changes war stance
TELLURIDE – In the months leading up to the war against
Iraq, the Telluride Town Council adopted a resolution in opposition
to the war. Now, the council has adopted a resolution supporting
the U.S. armed forces personnel, as well as their friends and
family, reports The Telluride Watch (April 18). Also adopting
this pro-military stance were the San Miguel County commissioners,
who likewise had tilted against the war.
Town outlaws modified mufflers
GLENWOOD SPRINGS – Harley-Davidson motorcycles don’t
come off the factory floor loud enough to send your ear drums
into seizures. They’re modified, as cars can also be,
so the noise of the internal combustion engine is not muffled
and hence is louder.
While there’s already a Colorado law about such modifications,
it is almost never enforced. Now, Glenwood Springs is outlawing
such modifications in hope that the law can be more easily enforced.
In an editorial, the Glenwood Springs Post-Independent (May
1) concedes that the law can be used as a pretext by police
for harassing people. But if the law is enforced fairly, the
newspaper says, it will allow Glenwood Springs some blessed
peace and quiet.
Bar charged in patron’s death
MOUNTAIN VILLAGE – A bartender at the Poachers Pub and
the owners of the business are being charged with over-serving
a bar patron. Russian immigrant Aiviars Japins, 27, died late
in the ski season after leaving the bar while extremely drunk,
according to The Telluride Watch (April 18).
Japins left the bar in the early morning after losing his glasses,
and was unable to find his way home. Instead, he ended up on
a ski slope, where he collapsed in a stupor on a night when
the temperature dropped to 0 degrees. He was inadequately clothed
for such cold. An autopsy revealed a blood alcohol content of
0.382, or nearly four times the threshold for DUI in Colorado.
County opts for new housing term
CRESTED BUTTE – Like other ski towns and counties before
them, Gunnison County is flirting with the idea of adopting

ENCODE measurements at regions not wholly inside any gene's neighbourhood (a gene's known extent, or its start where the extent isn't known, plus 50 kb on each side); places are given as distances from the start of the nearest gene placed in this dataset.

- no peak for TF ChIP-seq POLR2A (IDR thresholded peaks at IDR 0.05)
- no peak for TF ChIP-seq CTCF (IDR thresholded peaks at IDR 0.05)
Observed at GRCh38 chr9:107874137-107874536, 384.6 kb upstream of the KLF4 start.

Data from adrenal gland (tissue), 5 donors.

a euphemism for what is most commonly called “affordable
housing.” The choice of the county’s planning commission
is “community housing.”The name affordable housing,
they say, has too many connotations.
By whatever name – other locales have called it attainable
housing, employee housing, and so forth – Gunnison County
is fixating on the balance between second-home development and
local residential housing. There is a sense among groups involved
in the discussion, says the Crested Butte News (May 2), that
they don’t want an increase in the percentage of second
homes. Others, however, see second homes as positive contributions
to the local economy.
Aspen climber cuts off arm with knife
ASPEN – For several years, Aron Ralston has been raising
eyebrows with his exploits in the great outdoors. After moving
to Aspen several years ago, the former computer nerd made solo
winter ascents of some of Colorado’s highest and more
difficult mountains, including 45 of the state’s 54 14,000-foot
peaks. Climbers setting out for Everest said that what he was
doing was more dangerous than what they were doing.
But at the end of ski season, while on a solo trip in a slot
canyon of Canyonlands National Park, Ralston’s luck ran
out. His arm became pinned under a boulder. After waiting five
days for help, he finally used his pocket knife to cut off his
arm, then rappelled 60 feet down a cliff face before hiking
out of the Maze District. He was walking when a search helicopter
spotted him. He walked from the helicopter into the hospital
on his own power, reports The Aspen Times (May 3).
“I’ve never seen anybody who has the will to live
and is as much of a warrior as Aron is, and I’ve been
doing this for 25 years,” said Steve Swanke, supervisory
park ranger at Canyonlands National Park. “He is a warrior,
Ironically, even as he was pinned by the rock in Utah, drinking
the last of his water, The Denver Post (April 28) was describing
one of his ski trips near Vail last winter, when he and several
companions managed to survive an avalanche while skiing on risky